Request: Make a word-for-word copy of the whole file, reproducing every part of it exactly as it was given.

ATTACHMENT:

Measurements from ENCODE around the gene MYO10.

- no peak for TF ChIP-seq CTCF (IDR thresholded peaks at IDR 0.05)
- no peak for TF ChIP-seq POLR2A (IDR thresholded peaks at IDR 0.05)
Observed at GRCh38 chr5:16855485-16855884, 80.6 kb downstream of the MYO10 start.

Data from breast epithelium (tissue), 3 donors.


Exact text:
Measurements from ENCODE around the gene MYO10.

- no peak for TF ChIP-seq CTCF (IDR thresholded peaks at IDR 0.05)
- no peak for TF ChIP-seq POLR2A (IDR thresholded peaks at IDR 0.05)
Observed at GRCh38 chr5:16855485-16855884, 80.6 kb downstream of the MYO10 start.

Data from breast epithelium (tissue), 3 donors.